For God has not given us a spirit of fear, but of power and of love and of a sound mind. II Timothy 1:7
As we visit with students and families whether that be at the Madoya School in Nairobi where many students are sponsored by CPCC members, or in rural Maasai Villages, a recurring theme has been especially evident: A life of Christian action is a life where faith is continuously chosen over fear.
Beril, an 11 year old girl who calls one of Nairobi’s largest slums home, has been sponsored by Melissa Smith and her family and this year they were able to meet for the second time. This year’s visit was a bit different though, as Beril’s father recently and unexpectedly passed away. The social worker who oversees Beril’s well being at school and home, along with over 100 other students, informed Melissa of this tragic loss and that the family was struggling. Beril is the middle of 3 children, her father was the head of their household and his passing has left their family without any income. Melissa was asked to visit Beril’s mother at their home to provide encouragement. Without the sponsorship, Beril would not be able to remain in school where she is provided two meals per day and access to medication when needed. Despite this time of deep grief and stress, one thing remains, their hope and faith in the Lord. Beril’s mother has faith that God will provide a job for her each day and that she will be able to earn enough income to support her children.
As part of our team left Nairobi and traveled out to the Maasai Land there have ben many more opportunities to witness such relentless faith. Once we arrived at our camp in Ewaso Ngiro our partner, John Keshe who provides opportunities for girls to continue their education in secondary school, took us to the local health clinic. John Sankok, a local nurse and midwife who oversees this clinic along with 8 others, took some to share with us the growth and opportunity he has seen come through the efforts of programs like John Keshe’s. He talked of how the entire community benefits as these girls learn at school and come back to improve their own communities. This is a benefit that is seen while the girls are still in school as they learn about keeping a healthy home and return to introduce these guidelines, such as using toilets, and hand washing. As one of the bright girls sponsored through John Keshes’s organization, Kenya Community Education and Action, said “When you educate a girl, you educate the community.” John Sankok also talked with us about the motivation and encouragement that come as a result of student sponsorship. Not only do these students and their parents put their future in God’s hands by trusting fully that He will provide, but they are encouraged to study hard, as John said “Because they know the people who make it possible are sacrificing. The people who are sponsoring go without lunch or dinner to give that girl an opportunity and future.”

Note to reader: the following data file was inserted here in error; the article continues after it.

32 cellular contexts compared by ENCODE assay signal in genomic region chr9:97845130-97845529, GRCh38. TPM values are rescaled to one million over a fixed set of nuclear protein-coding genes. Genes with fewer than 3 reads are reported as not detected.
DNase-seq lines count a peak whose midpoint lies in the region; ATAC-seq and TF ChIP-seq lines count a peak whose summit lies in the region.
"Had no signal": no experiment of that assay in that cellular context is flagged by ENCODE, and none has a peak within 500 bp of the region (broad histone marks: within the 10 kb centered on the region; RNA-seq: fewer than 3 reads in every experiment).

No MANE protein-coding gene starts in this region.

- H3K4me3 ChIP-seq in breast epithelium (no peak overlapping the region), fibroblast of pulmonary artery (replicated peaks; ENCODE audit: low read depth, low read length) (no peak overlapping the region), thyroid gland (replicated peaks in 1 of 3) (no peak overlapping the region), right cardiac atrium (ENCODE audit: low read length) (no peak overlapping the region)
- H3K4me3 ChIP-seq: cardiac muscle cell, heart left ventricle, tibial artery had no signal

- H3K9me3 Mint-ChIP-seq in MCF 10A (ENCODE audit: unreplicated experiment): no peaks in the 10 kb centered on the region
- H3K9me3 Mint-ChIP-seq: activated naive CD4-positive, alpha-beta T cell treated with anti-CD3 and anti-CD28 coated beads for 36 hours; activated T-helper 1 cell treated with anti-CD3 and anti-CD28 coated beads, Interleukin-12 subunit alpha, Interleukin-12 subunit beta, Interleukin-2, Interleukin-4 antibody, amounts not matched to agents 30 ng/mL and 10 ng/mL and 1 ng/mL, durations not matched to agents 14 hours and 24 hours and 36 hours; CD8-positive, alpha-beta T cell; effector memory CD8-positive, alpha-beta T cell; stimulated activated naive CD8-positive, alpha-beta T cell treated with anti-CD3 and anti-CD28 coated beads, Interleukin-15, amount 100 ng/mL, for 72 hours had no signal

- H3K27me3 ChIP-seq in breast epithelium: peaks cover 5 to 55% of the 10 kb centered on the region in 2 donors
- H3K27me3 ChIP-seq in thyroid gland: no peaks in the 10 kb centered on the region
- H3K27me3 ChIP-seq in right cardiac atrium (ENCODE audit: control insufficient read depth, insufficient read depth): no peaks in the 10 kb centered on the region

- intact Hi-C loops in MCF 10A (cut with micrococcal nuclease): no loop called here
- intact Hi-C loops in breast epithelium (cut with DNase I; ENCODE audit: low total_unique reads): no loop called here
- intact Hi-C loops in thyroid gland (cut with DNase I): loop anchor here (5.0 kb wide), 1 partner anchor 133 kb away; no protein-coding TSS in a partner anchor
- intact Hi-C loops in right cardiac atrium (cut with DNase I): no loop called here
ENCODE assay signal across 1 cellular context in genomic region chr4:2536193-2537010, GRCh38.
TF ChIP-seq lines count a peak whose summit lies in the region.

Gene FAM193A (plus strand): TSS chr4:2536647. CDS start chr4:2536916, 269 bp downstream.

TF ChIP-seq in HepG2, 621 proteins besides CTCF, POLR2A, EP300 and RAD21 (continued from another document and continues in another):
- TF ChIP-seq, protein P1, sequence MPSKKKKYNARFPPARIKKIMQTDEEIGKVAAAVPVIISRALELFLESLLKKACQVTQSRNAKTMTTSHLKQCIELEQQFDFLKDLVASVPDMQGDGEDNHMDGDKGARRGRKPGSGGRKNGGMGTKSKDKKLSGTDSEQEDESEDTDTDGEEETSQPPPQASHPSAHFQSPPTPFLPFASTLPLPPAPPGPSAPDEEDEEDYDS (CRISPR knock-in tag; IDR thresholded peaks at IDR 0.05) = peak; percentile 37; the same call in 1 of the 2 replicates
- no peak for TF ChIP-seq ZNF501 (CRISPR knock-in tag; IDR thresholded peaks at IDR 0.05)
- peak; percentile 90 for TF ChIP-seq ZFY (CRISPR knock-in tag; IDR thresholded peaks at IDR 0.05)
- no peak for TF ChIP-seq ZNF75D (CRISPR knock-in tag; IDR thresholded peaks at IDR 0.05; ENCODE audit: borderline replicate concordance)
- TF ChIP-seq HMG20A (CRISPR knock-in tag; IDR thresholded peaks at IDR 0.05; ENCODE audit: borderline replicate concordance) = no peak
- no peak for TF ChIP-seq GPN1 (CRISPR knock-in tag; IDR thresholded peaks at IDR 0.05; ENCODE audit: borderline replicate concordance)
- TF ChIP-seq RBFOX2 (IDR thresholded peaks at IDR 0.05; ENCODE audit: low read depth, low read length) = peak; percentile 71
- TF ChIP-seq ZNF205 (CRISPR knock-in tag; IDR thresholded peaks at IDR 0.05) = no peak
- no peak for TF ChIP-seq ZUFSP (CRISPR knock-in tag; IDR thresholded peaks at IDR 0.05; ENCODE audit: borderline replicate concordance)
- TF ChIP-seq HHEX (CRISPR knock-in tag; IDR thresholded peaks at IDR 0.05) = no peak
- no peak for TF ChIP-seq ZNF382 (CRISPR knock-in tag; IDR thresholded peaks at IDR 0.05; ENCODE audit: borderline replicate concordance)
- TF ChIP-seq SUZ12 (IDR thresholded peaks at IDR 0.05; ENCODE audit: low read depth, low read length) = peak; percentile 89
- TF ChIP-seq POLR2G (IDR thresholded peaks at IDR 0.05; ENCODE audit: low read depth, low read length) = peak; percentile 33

Dear brothers and sisters, when troubles come your way, consider it an opportunity for great joy. For you know that when your faith is tested, your endurance has a chance to grow. So let it grow, for when your endurance is fully developed, you will be perfect and complete, needing nothing. – James 1:2-4
This verse really resonated as we traveled to a remote village to visit with a potential student and her family which John Sankok had recently identified through his work at one of the clinics. There he learned of a 15 year old girl, Sylvia. Sylvia’s father had sold all of his livestock in order to pay the fees for her first term of secondary school. As that term comes to an end, keeping her in school has become a worry for Sylvia and her parents. After hearing of the benefits of other girls who continued their education from nearby communities, Sylvia’s father courageously became the first father in his village to send his daughter to school. Her father told us that both he and his wife had been very ill and that he was worried that his daughter would not be able to continue despite her high test scores due to the lack of money for school fees. Despite the stress and illness in her family, her father has remained faithful trusting fully that God would provide and obeyed the direction he was given to go and ask community church leaders for help.
Throughout the different communities we have visited there is a common thread of faith and reliance on God to provide what is needed. Here we see great joy for the provisions provided through sponsorship for education, bringing great relief to families, and a future for their children and communities as a whole.
At home, we often rely on ourselves to fulfill these needs, letting the stress and the pressure to provide “enough” overcome us. We know that when Jesus comes again there will be no fear. We will all see what we are truly capable of, no fear to leave our homes or travel across the world, no fear of not having enough. The challenge is living this way until that time comes. How can you choose to live in faith instead of fear?
Faith is the confidence that what we hope for will actually happen; it gives us assurance about things we cannot see. – Hebrews 11:1